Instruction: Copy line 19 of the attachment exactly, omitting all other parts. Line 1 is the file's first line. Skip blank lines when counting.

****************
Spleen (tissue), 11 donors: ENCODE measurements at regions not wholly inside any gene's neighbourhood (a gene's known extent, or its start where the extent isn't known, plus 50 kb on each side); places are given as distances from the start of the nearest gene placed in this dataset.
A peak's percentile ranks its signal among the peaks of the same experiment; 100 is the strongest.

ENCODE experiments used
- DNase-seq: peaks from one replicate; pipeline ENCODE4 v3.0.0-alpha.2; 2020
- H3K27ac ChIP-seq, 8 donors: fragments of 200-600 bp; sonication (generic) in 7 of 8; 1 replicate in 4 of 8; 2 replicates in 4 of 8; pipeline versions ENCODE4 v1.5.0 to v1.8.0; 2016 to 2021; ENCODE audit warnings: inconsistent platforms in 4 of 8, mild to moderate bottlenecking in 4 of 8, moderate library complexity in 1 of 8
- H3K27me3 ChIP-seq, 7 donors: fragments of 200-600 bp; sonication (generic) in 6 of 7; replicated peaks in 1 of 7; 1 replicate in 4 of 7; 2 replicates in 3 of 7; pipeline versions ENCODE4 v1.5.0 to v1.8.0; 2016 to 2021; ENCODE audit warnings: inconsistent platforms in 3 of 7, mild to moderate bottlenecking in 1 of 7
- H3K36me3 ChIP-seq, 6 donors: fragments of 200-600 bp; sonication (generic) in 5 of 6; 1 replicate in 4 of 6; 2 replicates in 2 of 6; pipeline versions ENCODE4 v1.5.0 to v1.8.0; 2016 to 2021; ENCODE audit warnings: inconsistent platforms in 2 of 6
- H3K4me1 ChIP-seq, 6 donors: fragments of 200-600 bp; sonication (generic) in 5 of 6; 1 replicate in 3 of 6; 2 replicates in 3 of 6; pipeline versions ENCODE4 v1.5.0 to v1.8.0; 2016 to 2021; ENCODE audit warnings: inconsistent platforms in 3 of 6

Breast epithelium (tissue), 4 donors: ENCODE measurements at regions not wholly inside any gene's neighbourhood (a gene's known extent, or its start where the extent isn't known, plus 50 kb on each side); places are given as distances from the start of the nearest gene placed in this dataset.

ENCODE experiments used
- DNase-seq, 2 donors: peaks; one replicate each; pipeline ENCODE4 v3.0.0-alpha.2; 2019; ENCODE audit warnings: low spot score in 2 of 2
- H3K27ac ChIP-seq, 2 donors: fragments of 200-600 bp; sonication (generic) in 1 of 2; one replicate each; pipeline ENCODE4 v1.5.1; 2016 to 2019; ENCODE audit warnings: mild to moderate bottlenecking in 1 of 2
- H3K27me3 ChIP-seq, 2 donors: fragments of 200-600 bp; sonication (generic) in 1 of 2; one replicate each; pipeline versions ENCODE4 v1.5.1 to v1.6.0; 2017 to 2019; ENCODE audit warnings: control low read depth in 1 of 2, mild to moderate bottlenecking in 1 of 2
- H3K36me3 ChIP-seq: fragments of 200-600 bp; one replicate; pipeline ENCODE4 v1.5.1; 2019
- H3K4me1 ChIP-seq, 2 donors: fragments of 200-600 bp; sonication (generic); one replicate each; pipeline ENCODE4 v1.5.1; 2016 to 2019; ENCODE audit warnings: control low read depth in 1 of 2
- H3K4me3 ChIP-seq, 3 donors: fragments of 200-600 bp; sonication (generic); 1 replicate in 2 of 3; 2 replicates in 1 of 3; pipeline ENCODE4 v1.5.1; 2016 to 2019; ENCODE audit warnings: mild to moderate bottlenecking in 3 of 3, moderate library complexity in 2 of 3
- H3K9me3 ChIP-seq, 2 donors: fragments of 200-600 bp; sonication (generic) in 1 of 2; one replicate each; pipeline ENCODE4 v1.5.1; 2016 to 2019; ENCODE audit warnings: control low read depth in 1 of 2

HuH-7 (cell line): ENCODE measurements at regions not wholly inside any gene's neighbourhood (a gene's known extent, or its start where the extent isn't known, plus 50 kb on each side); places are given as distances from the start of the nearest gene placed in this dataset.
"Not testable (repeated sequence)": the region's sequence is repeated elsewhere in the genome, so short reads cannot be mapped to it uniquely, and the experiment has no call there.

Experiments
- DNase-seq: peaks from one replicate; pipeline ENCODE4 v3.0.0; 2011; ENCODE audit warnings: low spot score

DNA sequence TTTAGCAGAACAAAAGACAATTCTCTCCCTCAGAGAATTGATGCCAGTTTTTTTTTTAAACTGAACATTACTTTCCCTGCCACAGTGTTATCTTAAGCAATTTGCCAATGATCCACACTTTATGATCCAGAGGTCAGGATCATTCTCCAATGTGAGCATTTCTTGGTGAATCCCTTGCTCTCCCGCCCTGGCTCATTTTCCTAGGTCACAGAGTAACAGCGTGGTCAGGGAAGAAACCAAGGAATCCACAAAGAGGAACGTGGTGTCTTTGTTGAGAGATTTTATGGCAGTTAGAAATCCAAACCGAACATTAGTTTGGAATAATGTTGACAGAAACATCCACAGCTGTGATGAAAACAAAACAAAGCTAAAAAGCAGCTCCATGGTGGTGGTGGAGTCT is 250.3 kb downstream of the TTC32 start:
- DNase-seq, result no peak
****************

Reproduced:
"Not testable (repeated sequence)": the region's sequence is repeated elsewhere in the genome, so short reads cannot be mapped to it uniquely, and the experiment has no call there.